While the pace in 7-Card Slugfest is frenzied, the rules are streamlined and easy to pick up. You can explain the game and be underway in less than five minutes. Scoring is intuitive and straight-forward. Even the rules-breaking powers are not very fiddly – after one round of using an unfamiliar skill set, you’ll be up to speed. Generally, you understand there is a certain average point in the stacks to which you’re aiming to place punches in order to land that knock-out blow. Of course, trying to mentally calculate when to time your critical strike as whacks quickly land on multiple characters at a time while cards are flying down left and right is not, let’s say, an exact science!
Mostly, you’ll tailor a specific style of play to your character’s unique ability. But there are a few different tactics to try and utilize. You can hit early and often, concentrating on a minimum of targets. This will increase your odds of landing at least one cold-cocking punch, as well as boost your chances of going out first and grabbing the choicest bonus token. If you’re hesitant in setting the pace, you can instead react to others, hoping they’ll set you up for placing the perfect jab. Or you can simply hang back and take your time, finishing up the round at your leisure. You’ll end up with the worst drink token, but there’s likely to be one or more placards with not enough cards to reach its character’s stamina level – a problem you can now rectify to your advantage.
In addition to the speed element, 7-Card Slugfest includes a bit of bluffing and push-your-luck. While everyone can see the value of punches as they’re played (except for one character whose punches remain a secret), you’re never certain if a particular card includes a player’s special ability, which will alter normal scoring as you’re trying to hurriedly guess at a stack’s progress. You can try to throw others off by playing low on one placard, leaving, and then coming back a few cards later. A few characters have powers which can even be used in defense – so there’s that, too.
Otherwise, generally speaking, 7-Card Slugfest is simply too hard to control for any length of time. This would be one of the rare points of objections to the design, but it should be a slight one. The lack of control, the pace, and the unknown create a fun, even humorous, tension that is very appropriate for a game of this nature. Sometimes you can land your punches in the right places, while other rounds you feel as if you’re swinging blindly. This lack of control would probably increase with more players. I’ve not played with 6 to 8 people, but I can’t imagine being able to effectively keep track of nine character placards at the speed which the game plays. That said, going down to just three players doesn’t offer as great as tension.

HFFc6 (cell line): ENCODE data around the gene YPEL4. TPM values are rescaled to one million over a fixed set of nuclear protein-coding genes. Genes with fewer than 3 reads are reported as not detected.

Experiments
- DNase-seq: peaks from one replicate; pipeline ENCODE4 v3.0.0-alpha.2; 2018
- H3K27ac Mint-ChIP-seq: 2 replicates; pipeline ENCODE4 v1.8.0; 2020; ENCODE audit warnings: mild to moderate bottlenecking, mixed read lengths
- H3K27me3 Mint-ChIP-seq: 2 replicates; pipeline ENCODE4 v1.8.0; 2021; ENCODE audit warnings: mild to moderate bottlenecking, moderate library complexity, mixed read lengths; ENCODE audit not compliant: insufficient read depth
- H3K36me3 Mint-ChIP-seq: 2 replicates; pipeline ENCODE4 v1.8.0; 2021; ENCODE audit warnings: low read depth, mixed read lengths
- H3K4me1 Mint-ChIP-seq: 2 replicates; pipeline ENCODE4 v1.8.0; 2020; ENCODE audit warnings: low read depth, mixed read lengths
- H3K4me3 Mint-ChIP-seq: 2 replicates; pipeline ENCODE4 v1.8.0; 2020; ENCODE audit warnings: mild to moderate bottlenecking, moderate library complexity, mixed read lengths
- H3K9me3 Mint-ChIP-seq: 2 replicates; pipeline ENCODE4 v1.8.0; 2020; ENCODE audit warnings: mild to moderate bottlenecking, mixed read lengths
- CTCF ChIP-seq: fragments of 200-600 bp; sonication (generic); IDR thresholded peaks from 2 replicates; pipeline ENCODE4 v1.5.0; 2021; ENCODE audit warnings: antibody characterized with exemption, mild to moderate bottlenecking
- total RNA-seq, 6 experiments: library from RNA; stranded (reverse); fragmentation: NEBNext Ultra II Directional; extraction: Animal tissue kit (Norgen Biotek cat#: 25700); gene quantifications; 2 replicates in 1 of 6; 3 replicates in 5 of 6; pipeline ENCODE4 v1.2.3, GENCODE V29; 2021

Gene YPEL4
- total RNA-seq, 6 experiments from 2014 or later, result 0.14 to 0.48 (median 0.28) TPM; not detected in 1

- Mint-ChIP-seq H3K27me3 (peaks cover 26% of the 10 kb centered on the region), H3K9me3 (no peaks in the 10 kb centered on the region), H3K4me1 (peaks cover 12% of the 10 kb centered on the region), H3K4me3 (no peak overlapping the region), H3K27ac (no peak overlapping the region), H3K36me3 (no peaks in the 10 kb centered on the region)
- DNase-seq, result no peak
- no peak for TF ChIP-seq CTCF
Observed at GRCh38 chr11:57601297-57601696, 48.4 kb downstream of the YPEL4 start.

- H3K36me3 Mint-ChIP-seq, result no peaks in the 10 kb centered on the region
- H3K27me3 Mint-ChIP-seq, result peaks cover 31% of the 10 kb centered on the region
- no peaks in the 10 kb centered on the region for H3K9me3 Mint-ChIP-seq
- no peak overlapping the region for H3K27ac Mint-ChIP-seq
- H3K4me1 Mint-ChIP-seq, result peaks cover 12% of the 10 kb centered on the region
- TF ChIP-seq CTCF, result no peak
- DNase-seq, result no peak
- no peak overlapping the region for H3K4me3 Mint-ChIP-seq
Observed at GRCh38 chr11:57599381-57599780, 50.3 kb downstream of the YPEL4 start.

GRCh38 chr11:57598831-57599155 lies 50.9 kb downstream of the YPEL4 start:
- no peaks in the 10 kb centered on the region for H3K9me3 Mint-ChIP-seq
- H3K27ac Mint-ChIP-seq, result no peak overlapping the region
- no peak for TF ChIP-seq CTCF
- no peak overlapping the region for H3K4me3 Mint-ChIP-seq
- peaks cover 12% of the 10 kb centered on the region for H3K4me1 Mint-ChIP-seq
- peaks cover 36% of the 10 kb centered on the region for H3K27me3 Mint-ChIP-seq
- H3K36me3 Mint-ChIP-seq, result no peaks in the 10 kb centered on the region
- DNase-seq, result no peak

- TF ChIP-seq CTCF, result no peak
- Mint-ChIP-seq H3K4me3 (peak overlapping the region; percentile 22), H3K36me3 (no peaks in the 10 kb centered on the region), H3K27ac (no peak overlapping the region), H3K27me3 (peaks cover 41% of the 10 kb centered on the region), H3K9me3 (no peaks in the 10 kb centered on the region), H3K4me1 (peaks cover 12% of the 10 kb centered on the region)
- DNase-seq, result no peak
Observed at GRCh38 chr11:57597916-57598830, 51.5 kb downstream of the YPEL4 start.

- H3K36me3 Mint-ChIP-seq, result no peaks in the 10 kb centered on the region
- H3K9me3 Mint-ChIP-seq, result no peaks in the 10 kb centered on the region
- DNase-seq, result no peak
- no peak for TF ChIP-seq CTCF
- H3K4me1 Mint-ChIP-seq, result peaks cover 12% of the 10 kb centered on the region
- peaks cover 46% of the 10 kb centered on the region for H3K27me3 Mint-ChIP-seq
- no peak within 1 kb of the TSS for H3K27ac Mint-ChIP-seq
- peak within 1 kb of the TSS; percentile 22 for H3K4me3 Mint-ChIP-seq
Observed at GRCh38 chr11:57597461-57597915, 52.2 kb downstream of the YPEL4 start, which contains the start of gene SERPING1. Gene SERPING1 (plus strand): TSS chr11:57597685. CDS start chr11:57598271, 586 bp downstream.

The unique abilities give the title a good shelf life. Not only are there eleven characters to play, which enhances replayability from session to session, but they can interact with each other in different ways. So variety is strong. However, these asymmetrical powers might also lead to another legitimate quibble with the game – imbalance. Some seem more beneficial than others. And while I have not played dozens of games to test this notion, the design is not even conducive to any sort of studied consideration because there is simply little strategy to employ and experiment with. But then again, games play quick enough that weaker skills shouldn’t overly frustrate players.
The frenzied game play certainly matches the bar brawling theme well enough. The artwork is great and the characters have cool names like Minyard Milquetoast and Luc von Gott. Aside from that, the Indines world is sort of indifferent to those not familiar with the universe. You certainly don’t require knowledge of the subject matter to play or enjoy the game; but it’s not as if the land of Indines greatly enhances the theme, either. It matches another line of games from the same publisher, but could have easily been in a number of settings and periods, either real or imagined.
When honestly considering the design’s purpose, there are really no major negatives to Slugfest. This is one chaotic brawl and that’s what it’s meant to be. The tactics, unique abilities, speed play, and bluffing create a tension entirely appropriate for this kind of design. If you simply can’t stand a game getting completely out of your control, don’t buy or play this title – though it’s quick enough it won’t hurt you to try at least once. If you can tolerate that style for short spurts of time, then this will provide a nice diversion and change of pace – a good and humorous filler. And for friends and family, 7-Card Slugfest is a quick, simple, and enjoyable design full of frantic and entertaining game play that won’t overburden the casual gamer.
iSlaytheDragon would like to thank Level 99 Games for providing a review copy of 7-Card Slugfest.